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Deep Ellum Residents’ Pleas For A Grocery Store Have Been Answered With The Arrival Of A New Tom Thumb Location On The Edge Of The Neighborhood.

Deep Ellum’s hottest new attraction is a grocery store.

This just-opened, 56,000-square-foot Tom Thumb supermarket has everything: Located at 2727 Live Oak Street on the street-level floor of the Gabriela apartment building, it houses a Starbucks; a pharmacy; a florist; a sprawling produce section; a robust offering of wines; full-service deli and seafood departments; a slew of grab-and-go (and other) prepared meals; various health-and-beauty items; wall murals from local artists; free underground parking; even a bakery boasting exclusive recipes from Blue Bell and Philadelphia Cream Cheese.

What it doesn’t have — rather surprisingly — is folks crying that this latest addition to Deep Ellum is contributing to the neighborhood’s continued “Uptownization.” If anything, residents — who have long been clamoring for such an amenity to be added to the area — are celebrating the store’s opening, which formally came this past weekend.

One of the new store’s first customers was Veronica Young, a Deep Ellum resident of 10 years who says she visited the store seven times over the course of its opening weekend.

“On the one hand, I wish it was a mom-and-pop store,” Young says. “But, in the past, various versions of that existed [in Deep Ellum] and unfortunately didn’t do well.  Living in this neighborhood, it’s nice to no longer be considered a food desert.”

Prior to the opening of the new Tom Thumb, Young says she would have her groceries delivered to her Deep Ellum residence from Aldi’s East Dallas location — a convenience she figures she’ll continue to make use of, although she acknowledges too that having a walkable grocery store in the neighborhood will be a “game-changer.”

But what Young isn’t worried about is the big, scary g-word.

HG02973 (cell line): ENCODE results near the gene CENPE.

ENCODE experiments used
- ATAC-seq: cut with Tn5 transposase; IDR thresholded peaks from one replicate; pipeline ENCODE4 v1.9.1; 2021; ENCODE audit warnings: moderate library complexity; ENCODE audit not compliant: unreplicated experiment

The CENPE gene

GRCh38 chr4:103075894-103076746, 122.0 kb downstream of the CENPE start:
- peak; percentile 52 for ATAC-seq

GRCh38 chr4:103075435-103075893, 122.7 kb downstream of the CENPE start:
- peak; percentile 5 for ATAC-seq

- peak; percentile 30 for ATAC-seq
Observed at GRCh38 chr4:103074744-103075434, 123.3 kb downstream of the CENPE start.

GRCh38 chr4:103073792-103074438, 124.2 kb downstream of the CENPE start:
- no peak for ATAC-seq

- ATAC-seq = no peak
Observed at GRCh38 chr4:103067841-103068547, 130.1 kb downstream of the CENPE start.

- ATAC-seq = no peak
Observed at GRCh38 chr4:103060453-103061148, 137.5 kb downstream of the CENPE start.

“I feel the wheels have come off the gentrification wagon in Deep Ellum,” Young says. “I don’t know that this grocery store will have much effect on what is already happening. Deep Ellum is changing and has been for some time now.”

Like Young, Deep Ellum resident Maria Gonzales says she is excited to have the new grocery store in her neighborhood.

“It’s a beautiful, full-sized store, and I love its parking options and accessibility,” Gonzales says. “Even the garage is pretty. Who knew a garage could also be pretty?”

Gonzales agrees that Deep Ellum’s gentrification is “unstoppable” at this point, but also says she feels it’s important to preserve the neighborhood’s character. For its part, the store is taking steps to acclimate itself to the surrounding area, and not just the other way around. In addition to items stocked based on neighborhood demographic studies, the store’s interior features a mural designed by local artist Daniel Driensky of the Exploredinary collective.

The store’s assistant general manager, Elizabeth Rod, transferred from Louisiana to work at Tom Thumb’s Deep Ellum location and says she has quickly grown to love the neighborhood’s artistic community.

“I’ve been wandering around [the neighborhood] since we’ve opened,” she says. “I’ve been visiting some of the restaurants and looking around at the artwork. We’re looking forward to everyone coming and visiting and meeting everyone.”

While there has never really been a large grocery store in Deep Ellum, many residents have historically purchased produce and other groceries at the nearby the Dallas Farmers Market. While one might think that the new Tom Thumb could deter shoppers from visiting the Dallas Farmers Market, the vendors there are relatively unfazed by the store’s arrival.

“I am sure that there will be some effects on some of the vendors at the market,” says Adam Cohen, a mushroom farmer with the Farmers Market’s Texas Fungus booth. “[But] for us specifically, I am not concerned. The mushrooms that we grow are not found at Tom Thumb stores — and, even at the higher-end stores, the selection is minimal. Our customers will still find us at the market. For the other vendors, my gut tells me that the customers that already shop at [the Dallas Farmers Market] will likely continue to do so, and most of the people who shop at grocery stores will do the same. The second group will just now have a shorter drive.”

All photos by Alex Gonzalez.

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